Gbrowse Benchmarking

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Using Javascript to Benchmark Gbrowse Image Generation and Loading

The following recipe shows how to use existing options, such as head, html2, etc., to add javascript functionality to GBrowse via the configuration file. This example is used for benchmarking page loading and image generation.


  • Note: When coding Javascript in GBrowse config files, there are a few caveats:
    • The option text gets parsed into a string with no line-breaks, so be sure to terminate all javascript statements with a ';'.
    • Do not add javascript style '//' or '/**/' comments to the javascript code. They will break the script due to the way the configuration file is parsed.
    • You can add comments to your javascript, or anywhere else in the configuration file, by starting a new line with '#', which will be ignored by the parser and not added to the final javascript.

First Step: Adding a simple script to the page header

  • The first bit of javascript goes into the page header using the "head" option in the [GENERAL] section:
  • Any text added with the head option gets added to the <head></head> element, before the body of the page is printed.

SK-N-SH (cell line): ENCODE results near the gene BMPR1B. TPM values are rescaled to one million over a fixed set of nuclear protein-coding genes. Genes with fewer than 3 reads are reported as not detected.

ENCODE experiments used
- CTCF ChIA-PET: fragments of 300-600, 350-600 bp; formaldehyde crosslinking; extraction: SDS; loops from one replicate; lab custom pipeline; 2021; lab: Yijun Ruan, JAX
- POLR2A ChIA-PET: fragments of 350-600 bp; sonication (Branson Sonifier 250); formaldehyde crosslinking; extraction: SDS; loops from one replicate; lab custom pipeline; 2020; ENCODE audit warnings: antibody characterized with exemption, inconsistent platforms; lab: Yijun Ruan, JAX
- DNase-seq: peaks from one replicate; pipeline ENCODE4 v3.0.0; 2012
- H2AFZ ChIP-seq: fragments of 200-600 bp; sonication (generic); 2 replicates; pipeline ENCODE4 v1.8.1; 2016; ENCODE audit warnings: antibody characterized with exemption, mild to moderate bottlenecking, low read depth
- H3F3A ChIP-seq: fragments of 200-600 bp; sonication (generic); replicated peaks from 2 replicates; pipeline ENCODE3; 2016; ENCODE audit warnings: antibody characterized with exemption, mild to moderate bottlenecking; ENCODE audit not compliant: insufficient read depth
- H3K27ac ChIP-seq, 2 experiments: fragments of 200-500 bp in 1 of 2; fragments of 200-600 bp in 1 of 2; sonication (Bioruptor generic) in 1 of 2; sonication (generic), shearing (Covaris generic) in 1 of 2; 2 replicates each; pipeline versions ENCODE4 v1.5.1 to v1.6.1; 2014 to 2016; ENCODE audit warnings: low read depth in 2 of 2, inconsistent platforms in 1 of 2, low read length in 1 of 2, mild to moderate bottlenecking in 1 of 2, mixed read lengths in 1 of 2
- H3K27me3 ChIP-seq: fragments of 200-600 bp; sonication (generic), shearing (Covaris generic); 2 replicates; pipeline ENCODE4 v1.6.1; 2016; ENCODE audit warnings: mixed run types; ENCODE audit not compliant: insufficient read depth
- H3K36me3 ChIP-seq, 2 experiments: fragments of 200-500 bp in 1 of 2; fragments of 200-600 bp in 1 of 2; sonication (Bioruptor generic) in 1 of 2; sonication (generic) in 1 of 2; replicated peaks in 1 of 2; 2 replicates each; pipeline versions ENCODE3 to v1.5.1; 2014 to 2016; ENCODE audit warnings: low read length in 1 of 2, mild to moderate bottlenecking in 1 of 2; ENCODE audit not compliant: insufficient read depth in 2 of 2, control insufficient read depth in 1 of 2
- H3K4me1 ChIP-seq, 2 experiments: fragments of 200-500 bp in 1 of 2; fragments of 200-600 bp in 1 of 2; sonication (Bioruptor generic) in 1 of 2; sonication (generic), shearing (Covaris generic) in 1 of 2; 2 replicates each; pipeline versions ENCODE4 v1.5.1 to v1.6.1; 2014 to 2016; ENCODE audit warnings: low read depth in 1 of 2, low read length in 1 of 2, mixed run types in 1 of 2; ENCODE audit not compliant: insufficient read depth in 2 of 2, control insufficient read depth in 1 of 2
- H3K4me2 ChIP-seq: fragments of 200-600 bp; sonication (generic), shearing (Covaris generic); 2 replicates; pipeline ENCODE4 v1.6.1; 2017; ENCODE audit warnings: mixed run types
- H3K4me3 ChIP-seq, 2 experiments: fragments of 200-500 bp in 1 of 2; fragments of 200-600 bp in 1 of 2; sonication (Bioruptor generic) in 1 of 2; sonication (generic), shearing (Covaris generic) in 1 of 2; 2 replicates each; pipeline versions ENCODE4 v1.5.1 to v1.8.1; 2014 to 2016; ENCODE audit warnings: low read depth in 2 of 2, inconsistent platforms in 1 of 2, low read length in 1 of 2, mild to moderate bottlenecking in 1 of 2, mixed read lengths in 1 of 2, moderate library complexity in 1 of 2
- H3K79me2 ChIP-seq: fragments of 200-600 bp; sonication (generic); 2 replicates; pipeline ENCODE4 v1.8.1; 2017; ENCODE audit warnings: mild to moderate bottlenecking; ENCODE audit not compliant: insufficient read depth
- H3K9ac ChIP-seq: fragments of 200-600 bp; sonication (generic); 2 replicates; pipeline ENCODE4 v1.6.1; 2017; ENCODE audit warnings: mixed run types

• In this case, we are initializing a javascript global variable 'start', which stores the time at which the <head></head> element was printed, to a precision of .001 seconds.
head=  <script type="text/javascript">
         var d = new Date();
         var start = d.getTime()/1000;

Next Step: Inserting Time Stamps into the Gbrowse Output

  • The next steps use the htmlx options, where x = 1-6. These options will add HTML to strategic locations in the GBrowse output.
  • html3 and html4 both add HTML immediately after the 'Overview, 'Region' (if applicable) and 'Details' panels are printed and can be use interchangeably.
  • The three panels contains all of the genome browser images.
  • Once printed to the browser, the javascript code will execute and replace the "placeholder" text with a calculated time interval since the <head></head> element was printed.
  • This gives an approximation of how long it has taken to render or un-cache the images.
  • It is useful for testing load times of different track combinations, new features, etc.
html3 = <h1 id=html3>placeholder</h1>
          var d  = new Date();
          var e  = d.getTime()/1000 - start;
          var re = Math.round(e*100)/100;
          document.getElementById('html3').innerHTML='Load time '+re+' seconds';